Poorest of the Poor
Do Powerless Humans Have Any Rights?
Would you grant powerless people any human rights? Some people would not. What would you propose?
This article comes from the Inter Press Service News Agency.
The new year is looking much like the old for certain residents of the “Pays-Bas” shantytown in Niger’s capital, Niamey. Four months after seeing their homes demolished in the name of safety and security, they are still waiting for resettlement at an alternative, developed site promised by authorities.
“I am currently living with a neighbour whose home was spared, by chance” said Binta Tchindo, a divorced mother of five. The lack of privacy is terrible, she told IPS. Still, she does not dare to rebuild her own house, as she fears it will only be destroyed again.
Home to more than 5,000 people, Pays-Bas derives its name from the French “bas-fonds”, a term for a slum, according to resident Alpha Seydou. It is located in the south-east of Niamey, on rugged ground along the road to the airport.
Claiming that the take-off and landing of planes made the position of the informal settlement hazardous, municipal officials decided to clear Pays-Bas by means of an operation that began in September, with military assistance.
“Catastrophes must be prevented. It’s for this reason that the residents of Pays-Bas must leave this dangerous zone that they are living in — illegally,” Soumaïla Yahaya, a municipal official, told IPS.
The operation was later postponed while a new living area was sought for residents, but not before violent confrontations had taken place between the inhabitants and security forces that led to about 20 youths from the area being questioned and jailed. Most are now out on bail.
“If we have settled on this site, from which they now want to chase us away, it’s because we are poor. (But) what I know is that the capital does not only belong to the rich; we also have a right to it,” Seydou told IPS.
It’s an argument that Yahaya dismisses: “We cannot continue to tolerate this anarchy consisting of people coming to set up homes without authorisation in vacant areas belonging to local authorities if we want to make a modern capital of Niamey.”
In an ironic twist, expulsion of shanty dwellers may also reflect how their areas are become more desirable places to live.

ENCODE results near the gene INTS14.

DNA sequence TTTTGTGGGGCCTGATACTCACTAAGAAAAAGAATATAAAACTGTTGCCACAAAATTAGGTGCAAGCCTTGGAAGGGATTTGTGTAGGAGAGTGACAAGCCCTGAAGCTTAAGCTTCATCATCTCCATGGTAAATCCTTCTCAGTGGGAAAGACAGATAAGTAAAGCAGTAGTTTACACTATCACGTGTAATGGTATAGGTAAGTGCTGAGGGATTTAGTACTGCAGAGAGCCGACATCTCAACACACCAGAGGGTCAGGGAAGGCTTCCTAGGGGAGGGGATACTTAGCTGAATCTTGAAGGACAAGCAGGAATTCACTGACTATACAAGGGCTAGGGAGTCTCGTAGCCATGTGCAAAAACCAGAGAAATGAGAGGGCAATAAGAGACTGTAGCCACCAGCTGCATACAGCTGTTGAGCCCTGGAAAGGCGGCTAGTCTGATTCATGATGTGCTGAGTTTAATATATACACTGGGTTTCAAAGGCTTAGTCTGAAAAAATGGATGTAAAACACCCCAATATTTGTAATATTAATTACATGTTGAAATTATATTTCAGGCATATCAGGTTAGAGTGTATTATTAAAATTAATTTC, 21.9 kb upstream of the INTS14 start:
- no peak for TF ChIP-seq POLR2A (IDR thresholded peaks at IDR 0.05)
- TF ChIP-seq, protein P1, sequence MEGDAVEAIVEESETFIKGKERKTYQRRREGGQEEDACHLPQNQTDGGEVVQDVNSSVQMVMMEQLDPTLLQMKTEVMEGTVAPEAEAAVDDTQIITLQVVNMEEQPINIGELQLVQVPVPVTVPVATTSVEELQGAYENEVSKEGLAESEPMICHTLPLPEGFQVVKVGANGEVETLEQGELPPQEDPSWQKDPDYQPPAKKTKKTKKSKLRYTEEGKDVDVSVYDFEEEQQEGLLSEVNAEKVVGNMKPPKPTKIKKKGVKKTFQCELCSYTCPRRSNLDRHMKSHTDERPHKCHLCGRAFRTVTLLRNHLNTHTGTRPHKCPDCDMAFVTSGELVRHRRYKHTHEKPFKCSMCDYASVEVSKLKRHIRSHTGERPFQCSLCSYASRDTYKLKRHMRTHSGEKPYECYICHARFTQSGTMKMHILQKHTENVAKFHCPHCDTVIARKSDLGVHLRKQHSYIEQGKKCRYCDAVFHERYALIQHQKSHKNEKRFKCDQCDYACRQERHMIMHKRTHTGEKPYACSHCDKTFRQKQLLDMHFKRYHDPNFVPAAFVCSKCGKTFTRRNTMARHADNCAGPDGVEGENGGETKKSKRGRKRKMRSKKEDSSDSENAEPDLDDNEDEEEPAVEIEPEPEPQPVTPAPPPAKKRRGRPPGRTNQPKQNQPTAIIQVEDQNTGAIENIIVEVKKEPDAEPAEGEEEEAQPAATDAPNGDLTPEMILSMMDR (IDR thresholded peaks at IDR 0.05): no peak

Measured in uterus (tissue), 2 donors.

“Today, as the area (the settlement of Golf) has become up-market, they want to chase us again, chop down the trees and sell plots to wealthier Nigeriens,” said resident Zoubeirou Adamou.
In addition, informal settlements are accused of being security risks.
“These areas are dens of thieves who disturb the sleep of peaceful communities of the capital. The residents who live there did not ask anyone for authorisation before settling; as a result, they will be cleared off,” says Boubacar Ganda, president of the Council of the Niamey Urban Community (Conseil de la communauté urbaine de Niamey) — a body of elected officials.
But, this allegation is queried by Hamadou Boulama Tcherno who directs the Nigerien Social Forum, which has taken to heart the plight of thousands of people who have lived in the slums of Niamey for decades, and who are now being are cleared off or threatened with eviction — often without the offer of alternative places to settle.
He claims that the large majority of residents in Pays-Bas and certain other shanty towns are people who left their villages because of hunger or poverty, in the hope of finding a better life in Niamey, and that they’re not disturbing anyone.
“If rural areas are losing more and more of their youth to urban centres, it’s simply because of the poverty created by neo-liberal policies, which is today much more evident in rural areas than in town.”
According to a study done in 2005 by the National Institute of Statistics (l’Institut national de la statistique), the incidence of poverty at national level in Niger is 62.1 percent in urban areas, against 65.7 percent in rural areas.
Tcherno believes the solution to these problems is through the construction of social housing that the state could rent out to deprived communities at low cost, a suggestion government does not appear to endorse.
“We are in a free market; it is therefore illusory to believe that the state can meet this request,” retorts an official in the Nigerien Ministry of Town Planning, Habitat and Real Estate Registration, in Niamey. He offered no alternative suggestion, however.
Even for those who are allowed to remain in informal settlements, the future can be bleak. The slums in Niamey are afflicted by a severe shortage of social services, obliging residents to defecate outdoors.
“This situation exposes them to certain illnesses like cholera,” Illiassou Maïna, a doctor based in the capital, told IPS.
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